Ever cut yourself with a knife in the kitchen? Pretty much everyone has – and I have found a simple, inexpensive way to protect professional chefs and home cooks from injury.
I am RJ Batts and I invented Tip Tough. I am 14 years old (soon to be 15) and when I was 12, I became consumed with the idea that there had to be a way to help my dad, a professional chef, protect his hands. He would often come home with cut fingers and it was painful – and sometimes it kept him out of work.
I developed the basic design and then added features. For instance, there are spikes on the bottom to hold the food and drainage holes for easier cleaning. Everyone who saw it said it was a great idea, so with the help of my family I began to find a way to get the Tip Tough into production.
Then I got a great opportunity. I was accepted into the Young Entrepreneurs Academy at the Salisbury (MD) Area Chamber of Commerce. For months I went to classes, on field trips after school, learning how to set up a business, find funding, craft a pitch, and bring the Tip Tough to market – all while taking middle school classes and playing on my soccer team.
With the financial support and guidance of my family, we invested in patent and trademark protection. Then we hired a local manufacturer and began selling a hand-crafted stainless steel Tip Tough in my hometown area. We – and I mean even my little sister Grace - sold 450 in the second half of 2016.
It got even more exciting when in October 2016 I received start-up funding from the Shore Hatchery Competition at Salisbury University, beating out grown-ups from 30 businesses for a Second Place award of $15,000. Then TEDCo awarded us grant money for the design and prototype phase of the Professional Chef and Home Chef versions of Tip Tough. And just this month (March 2017) I was featured as the youngest inventor at the International Home and Housewares Show in Chicago, and was chosen to pitch the Home Shopping Network's American Dreams.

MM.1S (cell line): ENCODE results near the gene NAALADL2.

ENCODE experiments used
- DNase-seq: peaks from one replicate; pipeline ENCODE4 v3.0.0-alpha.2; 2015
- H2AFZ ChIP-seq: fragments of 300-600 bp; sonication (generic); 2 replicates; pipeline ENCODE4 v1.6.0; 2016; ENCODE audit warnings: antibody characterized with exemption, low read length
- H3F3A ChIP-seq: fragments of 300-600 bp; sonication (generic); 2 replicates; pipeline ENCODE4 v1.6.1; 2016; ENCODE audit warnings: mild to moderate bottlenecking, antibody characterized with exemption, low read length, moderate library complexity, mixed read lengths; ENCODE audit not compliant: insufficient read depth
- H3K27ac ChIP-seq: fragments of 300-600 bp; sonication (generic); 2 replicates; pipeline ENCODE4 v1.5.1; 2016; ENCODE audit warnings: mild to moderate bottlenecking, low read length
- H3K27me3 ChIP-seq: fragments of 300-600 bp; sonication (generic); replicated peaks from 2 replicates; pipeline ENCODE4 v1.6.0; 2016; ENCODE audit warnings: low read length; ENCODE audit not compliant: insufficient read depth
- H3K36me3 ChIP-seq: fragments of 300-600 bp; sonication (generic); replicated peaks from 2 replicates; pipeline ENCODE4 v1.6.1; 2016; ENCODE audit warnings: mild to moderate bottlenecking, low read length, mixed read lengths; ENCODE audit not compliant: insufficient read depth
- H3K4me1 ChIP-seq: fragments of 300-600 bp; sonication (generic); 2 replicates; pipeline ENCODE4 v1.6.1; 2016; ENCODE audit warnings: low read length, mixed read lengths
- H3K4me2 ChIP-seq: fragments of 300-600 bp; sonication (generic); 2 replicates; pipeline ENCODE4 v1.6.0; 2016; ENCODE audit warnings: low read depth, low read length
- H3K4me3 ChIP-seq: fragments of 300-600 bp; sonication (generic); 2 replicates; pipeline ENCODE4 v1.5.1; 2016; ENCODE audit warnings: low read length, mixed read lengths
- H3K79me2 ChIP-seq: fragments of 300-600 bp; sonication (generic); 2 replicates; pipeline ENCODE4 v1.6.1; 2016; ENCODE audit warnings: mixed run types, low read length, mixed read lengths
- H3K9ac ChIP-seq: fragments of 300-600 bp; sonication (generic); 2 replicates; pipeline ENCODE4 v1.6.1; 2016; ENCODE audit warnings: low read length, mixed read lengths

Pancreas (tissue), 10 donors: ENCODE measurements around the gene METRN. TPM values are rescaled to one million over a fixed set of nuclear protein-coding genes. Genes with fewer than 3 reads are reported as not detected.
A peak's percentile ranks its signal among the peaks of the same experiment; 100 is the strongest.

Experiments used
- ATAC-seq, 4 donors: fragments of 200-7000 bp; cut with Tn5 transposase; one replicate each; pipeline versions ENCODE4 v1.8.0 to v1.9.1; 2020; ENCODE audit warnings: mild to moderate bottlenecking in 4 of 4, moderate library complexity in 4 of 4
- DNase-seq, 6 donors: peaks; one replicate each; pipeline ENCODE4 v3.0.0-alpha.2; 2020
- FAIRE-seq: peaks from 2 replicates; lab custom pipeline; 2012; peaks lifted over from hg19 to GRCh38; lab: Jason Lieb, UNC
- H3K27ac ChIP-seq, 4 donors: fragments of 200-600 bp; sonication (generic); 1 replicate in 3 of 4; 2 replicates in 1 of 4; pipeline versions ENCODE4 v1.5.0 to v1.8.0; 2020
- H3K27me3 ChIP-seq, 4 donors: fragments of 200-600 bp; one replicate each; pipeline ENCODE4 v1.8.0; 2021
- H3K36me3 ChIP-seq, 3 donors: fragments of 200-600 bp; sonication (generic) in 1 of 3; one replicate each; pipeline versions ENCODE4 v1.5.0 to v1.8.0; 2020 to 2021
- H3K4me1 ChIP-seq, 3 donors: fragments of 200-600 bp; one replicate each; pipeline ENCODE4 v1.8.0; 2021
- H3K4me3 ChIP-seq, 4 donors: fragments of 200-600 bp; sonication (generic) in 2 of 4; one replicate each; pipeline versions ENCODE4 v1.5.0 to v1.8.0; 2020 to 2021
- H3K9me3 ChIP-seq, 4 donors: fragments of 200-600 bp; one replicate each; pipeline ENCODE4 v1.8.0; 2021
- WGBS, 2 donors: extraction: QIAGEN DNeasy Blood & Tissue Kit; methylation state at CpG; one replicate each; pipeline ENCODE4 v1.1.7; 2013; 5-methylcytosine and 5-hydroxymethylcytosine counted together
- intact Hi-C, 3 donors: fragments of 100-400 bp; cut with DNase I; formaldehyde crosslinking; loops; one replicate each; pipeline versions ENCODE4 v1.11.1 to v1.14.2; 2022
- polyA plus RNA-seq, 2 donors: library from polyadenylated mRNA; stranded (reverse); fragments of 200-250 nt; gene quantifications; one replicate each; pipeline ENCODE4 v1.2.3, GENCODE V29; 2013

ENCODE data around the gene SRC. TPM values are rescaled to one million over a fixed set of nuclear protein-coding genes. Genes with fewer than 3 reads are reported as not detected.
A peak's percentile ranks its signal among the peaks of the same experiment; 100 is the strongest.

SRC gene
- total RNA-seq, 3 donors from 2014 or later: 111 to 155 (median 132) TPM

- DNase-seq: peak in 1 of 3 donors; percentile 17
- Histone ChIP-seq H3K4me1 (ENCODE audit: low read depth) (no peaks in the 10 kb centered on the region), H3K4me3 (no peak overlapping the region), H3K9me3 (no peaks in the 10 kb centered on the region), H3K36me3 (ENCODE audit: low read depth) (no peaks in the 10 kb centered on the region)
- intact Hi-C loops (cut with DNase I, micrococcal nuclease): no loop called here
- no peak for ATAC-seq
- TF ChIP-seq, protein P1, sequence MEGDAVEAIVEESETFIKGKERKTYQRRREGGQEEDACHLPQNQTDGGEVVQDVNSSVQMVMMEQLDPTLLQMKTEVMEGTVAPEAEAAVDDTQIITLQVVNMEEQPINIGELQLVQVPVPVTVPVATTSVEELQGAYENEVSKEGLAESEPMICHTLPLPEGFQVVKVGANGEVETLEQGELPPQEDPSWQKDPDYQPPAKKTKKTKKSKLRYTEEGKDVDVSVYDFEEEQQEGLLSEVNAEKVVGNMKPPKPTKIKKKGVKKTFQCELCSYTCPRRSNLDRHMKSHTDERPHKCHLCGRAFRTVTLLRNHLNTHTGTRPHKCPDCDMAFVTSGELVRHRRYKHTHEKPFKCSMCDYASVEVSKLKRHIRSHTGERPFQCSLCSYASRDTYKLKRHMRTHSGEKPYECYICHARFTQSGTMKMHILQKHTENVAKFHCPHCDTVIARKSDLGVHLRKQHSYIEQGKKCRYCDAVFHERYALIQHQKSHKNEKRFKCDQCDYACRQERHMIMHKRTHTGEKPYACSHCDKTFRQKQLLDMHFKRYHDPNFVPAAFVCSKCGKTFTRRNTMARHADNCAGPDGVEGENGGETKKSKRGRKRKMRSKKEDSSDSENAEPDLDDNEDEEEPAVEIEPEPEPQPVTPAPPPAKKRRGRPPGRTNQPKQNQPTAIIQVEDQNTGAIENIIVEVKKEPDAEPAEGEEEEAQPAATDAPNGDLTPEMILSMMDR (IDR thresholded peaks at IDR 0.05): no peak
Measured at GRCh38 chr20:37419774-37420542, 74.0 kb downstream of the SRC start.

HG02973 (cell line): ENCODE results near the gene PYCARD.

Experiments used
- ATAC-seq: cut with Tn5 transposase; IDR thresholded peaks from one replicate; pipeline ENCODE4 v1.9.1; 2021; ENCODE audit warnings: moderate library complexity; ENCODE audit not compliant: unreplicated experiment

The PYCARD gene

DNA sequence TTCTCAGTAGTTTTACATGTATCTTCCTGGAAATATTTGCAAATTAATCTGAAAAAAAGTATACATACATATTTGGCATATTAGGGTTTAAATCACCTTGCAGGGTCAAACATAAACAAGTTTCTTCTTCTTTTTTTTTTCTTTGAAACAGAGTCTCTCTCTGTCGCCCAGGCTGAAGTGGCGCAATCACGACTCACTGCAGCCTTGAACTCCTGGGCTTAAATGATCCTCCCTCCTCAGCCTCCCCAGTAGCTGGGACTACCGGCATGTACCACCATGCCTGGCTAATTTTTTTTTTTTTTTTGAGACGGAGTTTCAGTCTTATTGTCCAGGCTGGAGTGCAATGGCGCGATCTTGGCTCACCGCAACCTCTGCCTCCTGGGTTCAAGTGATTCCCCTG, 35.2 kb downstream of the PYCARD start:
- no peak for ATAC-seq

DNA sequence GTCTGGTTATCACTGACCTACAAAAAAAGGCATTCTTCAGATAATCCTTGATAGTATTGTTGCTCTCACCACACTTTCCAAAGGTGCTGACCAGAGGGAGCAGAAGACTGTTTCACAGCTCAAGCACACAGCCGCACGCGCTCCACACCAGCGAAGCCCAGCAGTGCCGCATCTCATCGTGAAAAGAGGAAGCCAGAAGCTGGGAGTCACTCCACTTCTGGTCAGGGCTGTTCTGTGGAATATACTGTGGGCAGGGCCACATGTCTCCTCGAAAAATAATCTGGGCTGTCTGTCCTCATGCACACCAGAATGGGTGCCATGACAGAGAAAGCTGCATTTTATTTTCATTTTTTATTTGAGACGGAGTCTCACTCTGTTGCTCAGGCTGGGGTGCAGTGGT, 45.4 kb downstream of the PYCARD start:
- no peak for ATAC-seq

My business, Picklehead, is manufacturing the stainless steel Professional Tip Tough with expected market release in June 2017. With the help of our Chief of Operations (my mom), Lori, we will apply for National Safe Food (NSF) certification so the Tip Tough can be used in restaurants.
But my vision is bigger than that, and this where you can help. I want to manufacture a plastic “Home Chef” Tip Tough that one day will be in every kitchen drawer, just like the potato peeler! Imagine all the hands we can protect!
I want to do it in plastic – it’s less expensive, which means we can produce several sizes including a small for kids and medium and large for adults. It’s lighter and dishwasher safe with bright colors that make it easy to find in a drawer.
My goal is to have the plastic version ready for Christmas – it would make a great and practical stocking stuffer. But that takes money: I need to create plastic manufacturing molds – which is expensive.
I need your help to get the molds made and get Home Chef Tip Tough into production.
I grew up in an area hit hard by the Recession. People think kids don’t notice that stuff, but it’s important to me and my family that Tip Tough is made in the USA, because we want to create local jobs for local people.
Please help me reach my goal – donate today. And please remember: Cut your food, not your fingers with Tip Tough!
Risks and challenges
Tip Tough is being introduced nationally at the International Home and Housewares Show in March 2017. The stainless version is currently getting high performance manufacturing dies made and the first run is expected to come off the line in June 2017. Picklehead will be selling the stainless version in retail and seeking NSF certification so restaurants can buy the Tip Tough for their workers and save on injury costs. We have invested all of our funding to get to this point and need the Kickstarter infusion of funds to move into the plastic version of Tip Tough. We have surrounded ourselves with SBA professionals, engineers, manufacturers, and business mentors so we are moving forward in a fiscally responsible manner.
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